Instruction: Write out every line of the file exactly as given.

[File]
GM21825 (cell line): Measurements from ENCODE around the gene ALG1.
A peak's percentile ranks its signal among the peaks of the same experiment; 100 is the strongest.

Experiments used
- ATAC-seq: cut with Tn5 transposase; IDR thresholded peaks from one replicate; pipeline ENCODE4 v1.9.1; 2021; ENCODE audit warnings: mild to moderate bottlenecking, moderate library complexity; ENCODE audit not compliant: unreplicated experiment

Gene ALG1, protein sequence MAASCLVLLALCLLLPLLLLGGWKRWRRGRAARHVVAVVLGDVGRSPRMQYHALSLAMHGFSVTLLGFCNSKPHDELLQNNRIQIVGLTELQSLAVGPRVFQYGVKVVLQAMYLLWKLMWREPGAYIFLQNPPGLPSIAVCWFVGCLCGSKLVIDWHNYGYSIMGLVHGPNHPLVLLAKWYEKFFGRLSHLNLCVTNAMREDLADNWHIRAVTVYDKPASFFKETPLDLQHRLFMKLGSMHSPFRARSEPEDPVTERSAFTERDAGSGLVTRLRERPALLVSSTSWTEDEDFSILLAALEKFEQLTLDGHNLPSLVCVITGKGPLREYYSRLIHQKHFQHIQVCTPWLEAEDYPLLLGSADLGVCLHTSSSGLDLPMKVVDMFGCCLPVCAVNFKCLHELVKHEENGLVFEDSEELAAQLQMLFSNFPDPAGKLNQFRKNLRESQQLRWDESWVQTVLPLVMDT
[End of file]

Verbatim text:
GM21825 (cell line): Measurements from ENCODE around the gene ALG1.
A peak's percentile ranks its signal among the peaks of the same experiment; 100 is the strongest.

Experiments used
- ATAC-seq: cut with Tn5 transposase; IDR thresholded peaks from one replicate; pipeline ENCODE4 v1.9.1; 2021; ENCODE audit warnings: mild to moderate bottlenecking, moderate library complexity; ENCODE audit not compliant: unreplicated experiment

Gene ALG1, protein sequence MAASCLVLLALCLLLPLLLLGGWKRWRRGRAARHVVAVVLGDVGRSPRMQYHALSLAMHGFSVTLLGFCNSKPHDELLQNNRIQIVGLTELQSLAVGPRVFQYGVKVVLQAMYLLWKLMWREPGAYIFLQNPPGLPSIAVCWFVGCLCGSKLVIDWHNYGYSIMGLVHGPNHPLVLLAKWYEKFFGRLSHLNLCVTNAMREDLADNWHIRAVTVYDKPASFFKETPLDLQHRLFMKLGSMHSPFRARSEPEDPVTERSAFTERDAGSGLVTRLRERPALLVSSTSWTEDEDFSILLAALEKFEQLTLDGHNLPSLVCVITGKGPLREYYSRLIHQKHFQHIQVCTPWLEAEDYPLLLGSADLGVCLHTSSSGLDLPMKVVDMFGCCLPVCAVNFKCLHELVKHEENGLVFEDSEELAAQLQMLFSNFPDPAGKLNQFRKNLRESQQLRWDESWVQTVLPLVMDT